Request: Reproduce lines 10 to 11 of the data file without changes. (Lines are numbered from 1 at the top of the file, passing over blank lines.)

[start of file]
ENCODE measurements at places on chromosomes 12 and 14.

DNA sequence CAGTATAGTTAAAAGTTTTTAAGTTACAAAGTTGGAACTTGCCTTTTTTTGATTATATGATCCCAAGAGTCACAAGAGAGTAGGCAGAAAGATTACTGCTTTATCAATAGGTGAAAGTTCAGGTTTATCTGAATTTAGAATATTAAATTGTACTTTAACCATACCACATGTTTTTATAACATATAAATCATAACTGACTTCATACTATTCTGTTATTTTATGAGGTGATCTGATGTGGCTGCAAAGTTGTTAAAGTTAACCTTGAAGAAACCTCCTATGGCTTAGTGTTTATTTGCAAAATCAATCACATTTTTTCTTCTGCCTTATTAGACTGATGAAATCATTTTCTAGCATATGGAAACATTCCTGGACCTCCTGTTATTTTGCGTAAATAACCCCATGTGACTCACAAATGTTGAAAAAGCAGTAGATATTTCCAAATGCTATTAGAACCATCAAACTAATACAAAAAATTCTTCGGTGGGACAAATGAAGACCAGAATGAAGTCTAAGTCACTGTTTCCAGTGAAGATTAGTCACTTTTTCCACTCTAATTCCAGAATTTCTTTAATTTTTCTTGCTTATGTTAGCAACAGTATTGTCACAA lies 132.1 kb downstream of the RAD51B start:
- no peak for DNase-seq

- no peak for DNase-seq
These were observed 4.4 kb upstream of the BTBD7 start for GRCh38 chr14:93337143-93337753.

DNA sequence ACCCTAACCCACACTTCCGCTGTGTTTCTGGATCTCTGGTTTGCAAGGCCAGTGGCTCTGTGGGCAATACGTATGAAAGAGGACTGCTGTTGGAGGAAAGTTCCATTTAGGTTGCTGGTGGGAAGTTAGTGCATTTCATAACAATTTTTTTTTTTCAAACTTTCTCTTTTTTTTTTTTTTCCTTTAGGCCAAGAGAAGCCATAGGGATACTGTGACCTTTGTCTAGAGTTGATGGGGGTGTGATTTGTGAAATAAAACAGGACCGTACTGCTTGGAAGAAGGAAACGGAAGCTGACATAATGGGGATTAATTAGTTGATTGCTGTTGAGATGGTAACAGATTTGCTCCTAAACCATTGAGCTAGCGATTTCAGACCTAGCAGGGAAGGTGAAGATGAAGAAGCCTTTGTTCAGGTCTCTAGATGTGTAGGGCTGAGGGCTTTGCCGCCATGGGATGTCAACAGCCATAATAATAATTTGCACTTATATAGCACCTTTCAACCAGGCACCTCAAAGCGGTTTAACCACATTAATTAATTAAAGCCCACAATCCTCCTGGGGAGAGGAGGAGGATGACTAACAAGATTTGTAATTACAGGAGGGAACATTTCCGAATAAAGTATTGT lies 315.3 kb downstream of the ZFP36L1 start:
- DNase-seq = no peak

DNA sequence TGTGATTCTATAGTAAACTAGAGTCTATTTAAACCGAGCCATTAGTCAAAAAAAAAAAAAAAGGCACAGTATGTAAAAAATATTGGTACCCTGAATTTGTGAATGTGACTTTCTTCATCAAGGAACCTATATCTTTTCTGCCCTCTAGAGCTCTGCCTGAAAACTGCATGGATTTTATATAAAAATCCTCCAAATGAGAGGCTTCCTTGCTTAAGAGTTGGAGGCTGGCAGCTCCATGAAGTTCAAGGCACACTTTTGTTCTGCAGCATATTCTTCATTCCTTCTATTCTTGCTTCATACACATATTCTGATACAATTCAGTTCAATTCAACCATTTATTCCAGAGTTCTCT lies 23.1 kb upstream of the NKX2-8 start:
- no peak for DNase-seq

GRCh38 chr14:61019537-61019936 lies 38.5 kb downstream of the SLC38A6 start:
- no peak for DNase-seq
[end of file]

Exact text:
GRCh38 chr14:61019537-61019936 lies 38.5 kb downstream of the SLC38A6 start:
- no peak for DNase-seq